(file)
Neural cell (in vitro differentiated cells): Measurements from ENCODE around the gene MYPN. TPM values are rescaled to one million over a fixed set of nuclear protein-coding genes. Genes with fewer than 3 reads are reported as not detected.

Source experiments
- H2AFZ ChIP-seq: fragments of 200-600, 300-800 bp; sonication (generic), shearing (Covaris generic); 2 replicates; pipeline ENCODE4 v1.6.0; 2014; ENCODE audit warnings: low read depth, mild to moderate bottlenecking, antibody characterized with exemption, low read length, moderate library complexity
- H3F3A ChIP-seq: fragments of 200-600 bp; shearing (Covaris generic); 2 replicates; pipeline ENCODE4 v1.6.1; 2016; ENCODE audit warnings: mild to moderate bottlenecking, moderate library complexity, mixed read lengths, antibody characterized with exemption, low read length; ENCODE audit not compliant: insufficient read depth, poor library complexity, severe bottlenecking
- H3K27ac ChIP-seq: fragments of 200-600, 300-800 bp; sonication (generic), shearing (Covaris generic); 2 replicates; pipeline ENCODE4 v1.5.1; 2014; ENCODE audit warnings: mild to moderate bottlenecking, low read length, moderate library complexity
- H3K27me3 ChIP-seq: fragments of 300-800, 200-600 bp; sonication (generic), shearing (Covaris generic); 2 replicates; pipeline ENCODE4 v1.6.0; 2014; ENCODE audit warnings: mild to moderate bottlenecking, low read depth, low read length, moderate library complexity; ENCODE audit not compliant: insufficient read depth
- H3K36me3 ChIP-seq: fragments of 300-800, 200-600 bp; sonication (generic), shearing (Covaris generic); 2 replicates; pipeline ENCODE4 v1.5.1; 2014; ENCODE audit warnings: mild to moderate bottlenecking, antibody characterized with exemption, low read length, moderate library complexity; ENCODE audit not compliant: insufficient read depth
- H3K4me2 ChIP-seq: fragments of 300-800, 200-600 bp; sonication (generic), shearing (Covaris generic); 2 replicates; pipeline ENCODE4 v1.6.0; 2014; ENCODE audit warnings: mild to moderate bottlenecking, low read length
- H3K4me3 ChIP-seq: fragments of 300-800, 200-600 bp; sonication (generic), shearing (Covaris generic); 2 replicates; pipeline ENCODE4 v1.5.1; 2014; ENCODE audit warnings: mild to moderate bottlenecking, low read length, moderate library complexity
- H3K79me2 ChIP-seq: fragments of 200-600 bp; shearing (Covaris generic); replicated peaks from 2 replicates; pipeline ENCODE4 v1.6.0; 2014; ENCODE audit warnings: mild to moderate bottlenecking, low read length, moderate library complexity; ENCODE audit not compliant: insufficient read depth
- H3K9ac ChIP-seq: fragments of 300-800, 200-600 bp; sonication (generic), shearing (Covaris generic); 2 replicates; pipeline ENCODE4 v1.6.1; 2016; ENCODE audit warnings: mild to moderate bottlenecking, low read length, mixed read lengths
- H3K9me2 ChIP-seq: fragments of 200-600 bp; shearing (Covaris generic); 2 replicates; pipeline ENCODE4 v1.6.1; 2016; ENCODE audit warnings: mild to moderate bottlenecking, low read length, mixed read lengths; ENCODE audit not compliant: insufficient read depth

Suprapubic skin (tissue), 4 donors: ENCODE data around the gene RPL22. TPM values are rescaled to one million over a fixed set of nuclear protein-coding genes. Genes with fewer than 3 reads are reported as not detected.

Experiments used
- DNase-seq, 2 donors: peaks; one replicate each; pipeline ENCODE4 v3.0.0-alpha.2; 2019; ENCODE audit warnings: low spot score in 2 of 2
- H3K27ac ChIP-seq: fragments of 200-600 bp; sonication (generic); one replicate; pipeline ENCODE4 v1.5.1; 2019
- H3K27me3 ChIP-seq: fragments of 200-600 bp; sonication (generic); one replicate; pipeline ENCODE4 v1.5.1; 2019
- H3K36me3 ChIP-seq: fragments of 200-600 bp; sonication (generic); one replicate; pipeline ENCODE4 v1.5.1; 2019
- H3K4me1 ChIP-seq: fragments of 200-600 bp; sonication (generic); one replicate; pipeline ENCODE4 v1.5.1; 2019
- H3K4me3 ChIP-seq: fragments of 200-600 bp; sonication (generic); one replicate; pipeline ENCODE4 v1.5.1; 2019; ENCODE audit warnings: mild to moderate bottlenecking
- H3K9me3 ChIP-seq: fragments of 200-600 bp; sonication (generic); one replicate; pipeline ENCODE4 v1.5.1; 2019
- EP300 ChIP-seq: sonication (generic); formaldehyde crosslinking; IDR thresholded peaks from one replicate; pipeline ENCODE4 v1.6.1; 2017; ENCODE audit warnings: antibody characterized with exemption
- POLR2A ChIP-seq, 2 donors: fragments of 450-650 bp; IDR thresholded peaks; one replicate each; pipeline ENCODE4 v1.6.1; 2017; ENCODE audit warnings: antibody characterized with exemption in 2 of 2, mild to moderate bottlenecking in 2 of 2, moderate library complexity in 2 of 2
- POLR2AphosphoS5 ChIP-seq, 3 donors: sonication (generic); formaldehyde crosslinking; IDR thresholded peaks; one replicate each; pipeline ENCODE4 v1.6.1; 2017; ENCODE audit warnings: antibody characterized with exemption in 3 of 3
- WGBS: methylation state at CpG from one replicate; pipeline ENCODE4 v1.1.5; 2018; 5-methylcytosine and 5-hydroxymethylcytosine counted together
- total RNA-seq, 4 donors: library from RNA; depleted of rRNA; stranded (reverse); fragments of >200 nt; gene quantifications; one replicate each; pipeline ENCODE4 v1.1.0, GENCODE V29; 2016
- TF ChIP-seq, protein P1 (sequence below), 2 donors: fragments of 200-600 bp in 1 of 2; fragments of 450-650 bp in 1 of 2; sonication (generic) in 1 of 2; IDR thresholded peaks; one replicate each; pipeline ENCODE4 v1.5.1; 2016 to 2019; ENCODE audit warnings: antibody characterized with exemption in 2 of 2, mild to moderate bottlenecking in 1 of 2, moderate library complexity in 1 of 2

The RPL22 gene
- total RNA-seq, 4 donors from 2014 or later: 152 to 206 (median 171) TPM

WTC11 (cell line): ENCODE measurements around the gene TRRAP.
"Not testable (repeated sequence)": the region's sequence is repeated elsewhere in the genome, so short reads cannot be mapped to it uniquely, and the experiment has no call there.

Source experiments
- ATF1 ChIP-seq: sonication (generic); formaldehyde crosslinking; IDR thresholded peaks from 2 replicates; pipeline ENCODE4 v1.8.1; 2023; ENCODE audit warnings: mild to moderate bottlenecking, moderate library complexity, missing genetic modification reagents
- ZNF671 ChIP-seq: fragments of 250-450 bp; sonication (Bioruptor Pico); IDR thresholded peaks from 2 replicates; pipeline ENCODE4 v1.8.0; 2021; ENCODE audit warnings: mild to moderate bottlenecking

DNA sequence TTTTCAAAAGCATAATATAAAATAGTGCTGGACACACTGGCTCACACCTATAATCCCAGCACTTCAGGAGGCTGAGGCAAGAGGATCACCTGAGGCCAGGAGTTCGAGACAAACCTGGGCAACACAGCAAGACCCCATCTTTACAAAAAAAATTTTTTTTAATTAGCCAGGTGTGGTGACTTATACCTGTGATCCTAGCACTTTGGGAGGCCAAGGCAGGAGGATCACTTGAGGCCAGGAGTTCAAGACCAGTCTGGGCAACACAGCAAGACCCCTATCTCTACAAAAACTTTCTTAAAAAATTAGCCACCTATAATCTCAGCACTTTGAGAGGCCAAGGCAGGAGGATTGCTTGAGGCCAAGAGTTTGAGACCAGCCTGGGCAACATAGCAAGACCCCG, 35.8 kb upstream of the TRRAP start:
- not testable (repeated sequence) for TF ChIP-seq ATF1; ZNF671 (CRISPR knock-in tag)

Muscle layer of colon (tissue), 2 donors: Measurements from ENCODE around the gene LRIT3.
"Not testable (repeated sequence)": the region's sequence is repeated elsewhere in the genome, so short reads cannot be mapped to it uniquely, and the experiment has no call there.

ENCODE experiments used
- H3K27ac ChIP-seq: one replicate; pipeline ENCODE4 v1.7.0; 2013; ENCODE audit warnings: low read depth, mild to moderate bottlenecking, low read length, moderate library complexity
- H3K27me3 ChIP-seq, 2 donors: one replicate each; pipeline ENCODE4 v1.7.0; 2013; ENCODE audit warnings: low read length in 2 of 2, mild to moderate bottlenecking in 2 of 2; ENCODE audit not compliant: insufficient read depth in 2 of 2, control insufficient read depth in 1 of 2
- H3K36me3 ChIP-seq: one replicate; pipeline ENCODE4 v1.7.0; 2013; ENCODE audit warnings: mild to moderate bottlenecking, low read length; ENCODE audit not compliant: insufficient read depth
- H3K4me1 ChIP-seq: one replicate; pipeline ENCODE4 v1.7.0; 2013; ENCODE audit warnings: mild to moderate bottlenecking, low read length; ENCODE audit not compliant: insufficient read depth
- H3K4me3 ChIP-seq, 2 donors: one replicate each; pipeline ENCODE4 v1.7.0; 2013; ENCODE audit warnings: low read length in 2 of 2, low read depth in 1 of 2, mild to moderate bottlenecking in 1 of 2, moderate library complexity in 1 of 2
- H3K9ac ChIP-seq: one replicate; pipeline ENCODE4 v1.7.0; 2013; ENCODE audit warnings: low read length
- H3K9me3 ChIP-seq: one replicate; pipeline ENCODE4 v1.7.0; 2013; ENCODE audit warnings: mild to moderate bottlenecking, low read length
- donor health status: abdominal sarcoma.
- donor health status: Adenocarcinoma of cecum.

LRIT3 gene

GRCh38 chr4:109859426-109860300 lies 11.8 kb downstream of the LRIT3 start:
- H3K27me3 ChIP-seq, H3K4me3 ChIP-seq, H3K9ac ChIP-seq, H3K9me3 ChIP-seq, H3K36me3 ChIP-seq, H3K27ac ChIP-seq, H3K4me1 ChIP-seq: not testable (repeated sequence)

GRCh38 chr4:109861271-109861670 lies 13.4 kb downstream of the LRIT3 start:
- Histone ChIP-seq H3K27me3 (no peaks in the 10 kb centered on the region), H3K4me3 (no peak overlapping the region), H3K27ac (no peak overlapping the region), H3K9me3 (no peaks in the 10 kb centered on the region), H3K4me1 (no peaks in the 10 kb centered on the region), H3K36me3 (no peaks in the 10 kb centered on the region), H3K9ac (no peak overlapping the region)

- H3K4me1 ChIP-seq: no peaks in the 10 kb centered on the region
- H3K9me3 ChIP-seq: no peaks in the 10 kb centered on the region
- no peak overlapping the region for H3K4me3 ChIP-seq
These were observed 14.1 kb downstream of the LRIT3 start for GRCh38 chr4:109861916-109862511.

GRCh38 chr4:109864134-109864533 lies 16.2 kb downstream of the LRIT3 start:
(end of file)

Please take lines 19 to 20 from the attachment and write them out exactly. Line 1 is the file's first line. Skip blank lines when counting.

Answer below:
- H3K4me1 ChIP-seq: fragments of 200-600 bp; sonication (generic); one replicate; pipeline ENCODE4 v1.5.1; 2019
- H3K4me3 ChIP-seq: fragments of 200-600 bp; sonication (generic); one replicate; pipeline ENCODE4 v1.5.1; 2019; ENCODE audit warnings: mild to moderate bottlenecking